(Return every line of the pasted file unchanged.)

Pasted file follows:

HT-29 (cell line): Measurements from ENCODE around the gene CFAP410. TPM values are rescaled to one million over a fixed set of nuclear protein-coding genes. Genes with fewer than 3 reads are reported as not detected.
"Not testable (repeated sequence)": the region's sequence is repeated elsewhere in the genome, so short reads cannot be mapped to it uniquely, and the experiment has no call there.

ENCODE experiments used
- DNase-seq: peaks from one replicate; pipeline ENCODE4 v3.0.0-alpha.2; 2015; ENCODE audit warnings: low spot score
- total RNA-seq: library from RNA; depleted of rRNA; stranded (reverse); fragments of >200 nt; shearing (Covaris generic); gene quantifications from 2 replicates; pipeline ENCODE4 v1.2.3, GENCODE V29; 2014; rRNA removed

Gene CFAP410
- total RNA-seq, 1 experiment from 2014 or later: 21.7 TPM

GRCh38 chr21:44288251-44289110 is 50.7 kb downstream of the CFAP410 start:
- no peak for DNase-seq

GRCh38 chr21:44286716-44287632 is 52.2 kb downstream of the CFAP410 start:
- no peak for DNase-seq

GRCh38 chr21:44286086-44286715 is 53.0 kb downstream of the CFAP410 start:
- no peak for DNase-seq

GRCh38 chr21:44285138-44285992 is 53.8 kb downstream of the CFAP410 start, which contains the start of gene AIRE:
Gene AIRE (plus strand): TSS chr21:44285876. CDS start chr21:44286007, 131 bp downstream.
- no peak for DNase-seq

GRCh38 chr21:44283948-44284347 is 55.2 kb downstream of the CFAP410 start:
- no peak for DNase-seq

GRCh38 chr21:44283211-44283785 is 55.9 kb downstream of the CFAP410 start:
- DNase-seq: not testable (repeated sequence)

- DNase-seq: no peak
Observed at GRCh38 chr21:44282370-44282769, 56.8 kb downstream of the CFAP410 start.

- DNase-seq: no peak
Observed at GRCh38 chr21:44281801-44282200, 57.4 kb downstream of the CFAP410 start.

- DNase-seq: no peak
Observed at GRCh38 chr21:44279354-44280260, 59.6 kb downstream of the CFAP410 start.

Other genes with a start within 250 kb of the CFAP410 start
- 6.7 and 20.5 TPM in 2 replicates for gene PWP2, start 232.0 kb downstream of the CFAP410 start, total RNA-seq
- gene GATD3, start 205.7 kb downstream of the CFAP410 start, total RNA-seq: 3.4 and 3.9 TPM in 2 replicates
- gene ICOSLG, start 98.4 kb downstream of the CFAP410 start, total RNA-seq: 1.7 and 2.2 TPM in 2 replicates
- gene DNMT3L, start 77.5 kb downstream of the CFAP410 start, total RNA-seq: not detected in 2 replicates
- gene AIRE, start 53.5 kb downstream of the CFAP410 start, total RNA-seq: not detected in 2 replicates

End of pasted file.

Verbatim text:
HT-29 (cell line): Measurements from ENCODE around the gene CFAP410. TPM values are rescaled to one million over a fixed set of nuclear protein-coding genes. Genes with fewer than 3 reads are reported as not detected.
"Not testable (repeated sequence)": the region's sequence is repeated elsewhere in the genome, so short reads cannot be mapped to it uniquely, and the experiment has no call there.

ENCODE experiments used
- DNase-seq: peaks from one replicate; pipeline ENCODE4 v3.0.0-alpha.2; 2015; ENCODE audit warnings: low spot score
- total RNA-seq: library from RNA; depleted of rRNA; stranded (reverse); fragments of >200 nt; shearing (Covaris generic); gene quantifications from 2 replicates; pipeline ENCODE4 v1.2.3, GENCODE V29; 2014; rRNA removed

Gene CFAP410
- total RNA-seq, 1 experiment from 2014 or later: 21.7 TPM

GRCh38 chr21:44288251-44289110 is 50.7 kb downstream of the CFAP410 start:
- no peak for DNase-seq

GRCh38 chr21:44286716-44287632 is 52.2 kb downstream of the CFAP410 start:
- no peak for DNase-seq

GRCh38 chr21:44286086-44286715 is 53.0 kb downstream of the CFAP410 start:
- no peak for DNase-seq

GRCh38 chr21:44285138-44285992 is 53.8 kb downstream of the CFAP410 start, which contains the start of gene AIRE:
Gene AIRE (plus strand): TSS chr21:44285876. CDS start chr21:44286007, 131 bp downstream.
- no peak for DNase-seq

GRCh38 chr21:44283948-44284347 is 55.2 kb downstream of the CFAP410 start:
- no peak for DNase-seq

GRCh38 chr21:44283211-44283785 is 55.9 kb downstream of the CFAP410 start:
- DNase-seq: not testable (repeated sequence)

- DNase-seq: no peak
Observed at GRCh38 chr21:44282370-44282769, 56.8 kb downstream of the CFAP410 start.

- DNase-seq: no peak
Observed at GRCh38 chr21:44281801-44282200, 57.4 kb downstream of the CFAP410 start.

- DNase-seq: no peak
Observed at GRCh38 chr21:44279354-44280260, 59.6 kb downstream of the CFAP410 start.

Other genes with a start within 250 kb of the CFAP410 start
- 6.7 and 20.5 TPM in 2 replicates for gene PWP2, start 232.0 kb downstream of the CFAP410 start, total RNA-seq
- gene GATD3, start 205.7 kb downstream of the CFAP410 start, total RNA-seq: 3.4 and 3.9 TPM in 2 replicates
- gene ICOSLG, start 98.4 kb downstream of the CFAP410 start, total RNA-seq: 1.7 and 2.2 TPM in 2 replicates
- gene DNMT3L, start 77.5 kb downstream of the CFAP410 start, total RNA-seq: not detected in 2 replicates
- gene AIRE, start 53.5 kb downstream of the CFAP410 start, total RNA-seq: not detected in 2 replicates